Congressman Garamendi Supports Travis and Beale Air Force Bases in Defense Bill Debate — Press Release

by: Matthew Potter
May 8, 2014

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WASHINGTON, DC – Early this morning, the House Armed Services Committee completed consideration of the Fiscal Year 2015 National Defense Authorization Act (NDAA). Congressman John Garamendi (D-CA-03) voted in favor of the bill. The legislation was voted out of Committee 61-0 and awaits a vote on the House Floor in the next few weeks.

“This legislation is very important for the military communities in my district. I am glad we were able to develop a bipartisan bill to provide for a smart and strong defense,” said Congressman Garamendi. “While every bill can be improved, this legislation is a good step forward.”

Supporting Travis and Beale Air Force Bases

Throughout the process, Congressman Garamendi has supported the vital missions at Travis and Beale Air Force bases, which are both located in the 3rd Congressional District. Travis is located in Fairfield and carries out an Air Mobility mission. Beale, located near Marysville, carries out an Intelligence, Surveillance, and Reconnaissance (ISR) mission.

“The work of Travis and Beale Airmen is crucial for America’s 21st Century national defense. The ability to rapidly collect intelligence and deploy defense assets is key to advancing our national interests: winning on the battlefield, preventing conflicts, and responding to humanitarian disasters,” Congressman Garamendi said. “In promoting the interests of the bases, my office has an excellent partner in the Solano and Yuba/Sutter communities. I am grateful for their support.”

Faced with Congress’s constraining austerity budgets, the President’s Budget proposed phasing out the KC-10 tanker and the U-2 reconnaissance aircraft, which are based at Travis and Beale respectively. Congressman Garamendi inserted NDAA language that would prevent the premature retirement of these aircraft (click here for text of this language and click here for text of the entire NDAA). This language was included in the “Chairman’s Mark” of the NDAA and the amended version voted out of Committee.

“I am proud to support language in the NDAA that would prevent a dangerous capability gap in our Air Mobility and ISR missions,” said Garamendi. “We can’t put the cart before the horse by retiring the KC-10 before the KC-46 is ready to meet our Air Mobility needs. Similarly, the top commander for American troops in South Korea, Army General Curtis Scaparrotti, recently testified before Congress and said that the U-2 is essential for knowing what the North Korean regime is doing – just one example of how the information the U-2 provides strengthens our national defense and saves lives.”

Congressmen Garamendi and Jon Runyan (R-NJ-03), who are co-chairs of the Air Mobility Caucus, introduced bipartisan legislation that would prevent gaps in the Air Mobility mission with the transition from KC-10 to KC-46 tankers.

Garamendi also added language to emphasize the critical and complementary capabilities that High Altitude ISR assets such as the Global Hawk Block 30 and the U-2 provide to combatant commanders. These highly specialized platforms and the Airmen at Beale who support the overall ISR capability play a vital role in executing U.S. defense strategy. The language also speaks to the capability of the KC-10 Extender (click here for the text).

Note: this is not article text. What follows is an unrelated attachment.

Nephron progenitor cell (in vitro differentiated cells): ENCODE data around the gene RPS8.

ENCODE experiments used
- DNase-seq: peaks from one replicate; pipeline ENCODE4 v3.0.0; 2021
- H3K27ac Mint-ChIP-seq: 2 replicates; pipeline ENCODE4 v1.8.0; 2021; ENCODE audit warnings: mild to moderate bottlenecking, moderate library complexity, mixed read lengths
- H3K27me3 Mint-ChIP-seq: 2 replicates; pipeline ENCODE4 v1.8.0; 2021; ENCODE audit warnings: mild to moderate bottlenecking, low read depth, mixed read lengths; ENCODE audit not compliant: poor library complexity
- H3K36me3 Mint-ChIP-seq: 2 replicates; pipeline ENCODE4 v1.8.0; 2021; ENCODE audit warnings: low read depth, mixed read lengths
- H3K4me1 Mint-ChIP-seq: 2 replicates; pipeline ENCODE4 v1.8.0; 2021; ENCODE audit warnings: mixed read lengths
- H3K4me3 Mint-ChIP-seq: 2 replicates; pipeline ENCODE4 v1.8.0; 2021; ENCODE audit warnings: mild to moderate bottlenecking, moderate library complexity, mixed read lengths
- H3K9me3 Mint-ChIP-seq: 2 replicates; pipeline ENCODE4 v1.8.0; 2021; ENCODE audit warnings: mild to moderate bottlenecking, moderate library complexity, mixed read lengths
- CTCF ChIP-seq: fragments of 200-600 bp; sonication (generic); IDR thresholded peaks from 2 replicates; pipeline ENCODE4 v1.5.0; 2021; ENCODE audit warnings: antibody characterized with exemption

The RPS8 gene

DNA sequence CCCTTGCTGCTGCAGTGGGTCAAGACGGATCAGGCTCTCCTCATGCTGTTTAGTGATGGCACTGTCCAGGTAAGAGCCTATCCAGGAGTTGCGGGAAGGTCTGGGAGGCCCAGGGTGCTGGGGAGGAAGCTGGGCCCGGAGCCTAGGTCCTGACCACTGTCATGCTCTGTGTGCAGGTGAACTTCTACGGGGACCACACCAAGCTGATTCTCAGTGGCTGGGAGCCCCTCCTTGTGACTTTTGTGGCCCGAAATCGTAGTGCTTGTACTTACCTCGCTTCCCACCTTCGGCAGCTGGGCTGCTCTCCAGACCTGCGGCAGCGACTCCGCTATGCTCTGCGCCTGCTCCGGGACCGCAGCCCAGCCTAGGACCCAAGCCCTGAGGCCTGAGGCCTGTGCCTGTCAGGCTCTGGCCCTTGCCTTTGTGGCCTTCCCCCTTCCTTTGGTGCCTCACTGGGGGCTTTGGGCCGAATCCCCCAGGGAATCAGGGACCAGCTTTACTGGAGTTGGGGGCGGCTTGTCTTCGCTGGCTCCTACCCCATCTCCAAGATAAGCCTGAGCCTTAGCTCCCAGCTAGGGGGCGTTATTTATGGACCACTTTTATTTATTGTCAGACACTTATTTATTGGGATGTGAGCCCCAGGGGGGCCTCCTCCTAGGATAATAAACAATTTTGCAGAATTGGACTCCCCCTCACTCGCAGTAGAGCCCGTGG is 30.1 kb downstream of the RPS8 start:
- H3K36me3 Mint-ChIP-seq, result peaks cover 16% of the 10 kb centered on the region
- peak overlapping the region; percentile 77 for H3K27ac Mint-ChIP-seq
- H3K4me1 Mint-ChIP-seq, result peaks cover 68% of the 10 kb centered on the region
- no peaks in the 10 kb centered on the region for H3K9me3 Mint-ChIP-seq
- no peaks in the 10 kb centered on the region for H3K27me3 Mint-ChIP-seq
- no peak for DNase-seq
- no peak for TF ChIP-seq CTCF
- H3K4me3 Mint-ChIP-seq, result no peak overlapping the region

Increasing Oversight of Pentagon Spending

Congressman Garamendi offered several proposals to look for ways to eliminate wasteful Pentagon spending on projects that do not advance America’s national security. The Committee failed to accept his commonsense proposals to evaluate the nuclear triad, B-61 gravity bomb in Europe, and the far over budget MOX facility in South Carolina. However, the Committee did adopt Garamendi’s amendments to direct the Department of Defense to provide the defense committees with briefings on the justification for both the Long-Range Standoff Weapon (LRSO) and the requirement to reach a 50-80 new plutonium pits per year. Additionally, the Committee incorporated his proposals to direct increased oversight and accountability of money spent on the war in Afghanistan.

“There is agreement across the political spectrum that there is waste in the Pentagon budget that comes at the expense of critical defense missions, job creating investments in education and infrastructure, and responsible deficit reduction. My proposals aim to address the most glaring examples of waste: outdated Cold War era nuclear weapon systems and massive corruption in Afghanistan. I am glad that we reached common ground on some of these proposals,” said Garamendi.

Highlights of the NDAA

The NDAA would:

· Increase troop pay by 1.8%;

· Reject proposals to reduce military commissary benefits (Garamendi is a cosponsor of the Save Our Military Shopping Benefits Act, which also prevents reductions in this earned benefit);

· Combat sexual assault in the military through a variety of bipartisan proposals. The bill would eliminate the “good soldier defense” – a consideration of general military character toward the probability of innocence in sexual assault prosecutions. It would also call for a review of the terms of discharge for those who are victims of sexual offenses, to ensure that they have not been persecuted for reporting crimes. Victims would also be consulted as to their preference for prosecuting offenders by court-martial or through civilian courts; and

· Increase funding for behavioral and psychological health programs to address the scourge of suicides within the military.

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